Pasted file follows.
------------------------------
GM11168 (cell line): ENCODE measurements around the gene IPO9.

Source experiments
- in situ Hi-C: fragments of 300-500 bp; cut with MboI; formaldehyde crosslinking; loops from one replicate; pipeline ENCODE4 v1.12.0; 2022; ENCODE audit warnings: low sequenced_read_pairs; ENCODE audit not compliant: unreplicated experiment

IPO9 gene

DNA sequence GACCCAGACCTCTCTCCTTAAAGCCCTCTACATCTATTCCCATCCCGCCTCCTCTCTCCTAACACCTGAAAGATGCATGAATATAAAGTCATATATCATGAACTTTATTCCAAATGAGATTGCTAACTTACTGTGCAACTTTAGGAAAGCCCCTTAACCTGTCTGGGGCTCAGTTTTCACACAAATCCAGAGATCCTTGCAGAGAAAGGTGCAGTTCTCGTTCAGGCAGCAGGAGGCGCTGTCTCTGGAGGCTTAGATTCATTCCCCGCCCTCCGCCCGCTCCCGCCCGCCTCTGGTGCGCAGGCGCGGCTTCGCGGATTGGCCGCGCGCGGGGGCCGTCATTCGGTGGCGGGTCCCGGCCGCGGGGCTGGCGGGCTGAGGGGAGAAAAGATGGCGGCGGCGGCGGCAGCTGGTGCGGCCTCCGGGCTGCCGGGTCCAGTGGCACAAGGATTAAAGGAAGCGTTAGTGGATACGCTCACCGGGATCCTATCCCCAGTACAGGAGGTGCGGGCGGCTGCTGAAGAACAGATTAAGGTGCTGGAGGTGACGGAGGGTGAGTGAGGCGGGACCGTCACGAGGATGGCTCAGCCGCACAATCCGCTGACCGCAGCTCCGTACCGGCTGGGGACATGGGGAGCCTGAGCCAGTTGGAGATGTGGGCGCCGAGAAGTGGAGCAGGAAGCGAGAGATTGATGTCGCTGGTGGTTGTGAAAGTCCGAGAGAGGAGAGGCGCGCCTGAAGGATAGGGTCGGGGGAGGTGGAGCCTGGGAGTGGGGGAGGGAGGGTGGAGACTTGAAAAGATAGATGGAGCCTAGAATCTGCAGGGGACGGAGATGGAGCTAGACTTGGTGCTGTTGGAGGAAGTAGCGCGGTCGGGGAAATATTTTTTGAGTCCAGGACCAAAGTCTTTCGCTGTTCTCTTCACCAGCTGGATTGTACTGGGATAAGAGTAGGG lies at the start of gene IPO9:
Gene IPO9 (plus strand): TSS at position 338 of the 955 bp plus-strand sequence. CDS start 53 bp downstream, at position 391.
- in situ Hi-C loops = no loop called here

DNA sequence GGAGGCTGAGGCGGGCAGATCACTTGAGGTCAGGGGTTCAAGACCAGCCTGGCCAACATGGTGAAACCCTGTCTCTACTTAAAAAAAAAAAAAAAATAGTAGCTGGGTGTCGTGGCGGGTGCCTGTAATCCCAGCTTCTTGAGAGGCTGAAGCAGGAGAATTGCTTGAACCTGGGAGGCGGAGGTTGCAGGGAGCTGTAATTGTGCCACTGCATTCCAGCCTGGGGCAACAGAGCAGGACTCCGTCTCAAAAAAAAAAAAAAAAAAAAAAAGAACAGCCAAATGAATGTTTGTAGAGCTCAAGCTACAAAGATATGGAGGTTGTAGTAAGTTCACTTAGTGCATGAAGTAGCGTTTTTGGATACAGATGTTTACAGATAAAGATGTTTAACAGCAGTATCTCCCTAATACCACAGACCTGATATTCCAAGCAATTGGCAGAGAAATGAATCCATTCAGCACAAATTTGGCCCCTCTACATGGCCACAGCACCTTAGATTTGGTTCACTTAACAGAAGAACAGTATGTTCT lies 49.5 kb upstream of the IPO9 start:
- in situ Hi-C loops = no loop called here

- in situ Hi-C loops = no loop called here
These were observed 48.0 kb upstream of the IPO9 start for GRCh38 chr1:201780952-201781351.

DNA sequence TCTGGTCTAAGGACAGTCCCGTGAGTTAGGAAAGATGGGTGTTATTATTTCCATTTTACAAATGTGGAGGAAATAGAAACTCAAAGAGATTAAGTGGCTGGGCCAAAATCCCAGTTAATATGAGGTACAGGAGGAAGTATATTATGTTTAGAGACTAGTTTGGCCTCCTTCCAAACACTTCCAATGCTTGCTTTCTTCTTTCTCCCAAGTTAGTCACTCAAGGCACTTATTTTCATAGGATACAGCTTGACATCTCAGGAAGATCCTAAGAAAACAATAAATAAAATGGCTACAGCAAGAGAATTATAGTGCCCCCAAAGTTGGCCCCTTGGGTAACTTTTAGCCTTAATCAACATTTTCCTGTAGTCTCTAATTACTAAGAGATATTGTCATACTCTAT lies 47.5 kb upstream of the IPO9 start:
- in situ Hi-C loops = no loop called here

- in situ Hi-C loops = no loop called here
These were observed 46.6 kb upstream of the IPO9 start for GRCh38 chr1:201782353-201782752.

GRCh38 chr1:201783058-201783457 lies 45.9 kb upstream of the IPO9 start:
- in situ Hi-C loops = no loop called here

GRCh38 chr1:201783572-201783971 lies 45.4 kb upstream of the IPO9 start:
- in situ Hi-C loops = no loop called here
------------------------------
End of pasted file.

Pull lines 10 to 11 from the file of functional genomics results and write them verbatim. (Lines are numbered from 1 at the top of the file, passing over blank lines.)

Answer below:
- in situ Hi-C loops = no loop called here
These were observed 48.0 kb upstream of the IPO9 start for GRCh38 chr1:201780952-201781351.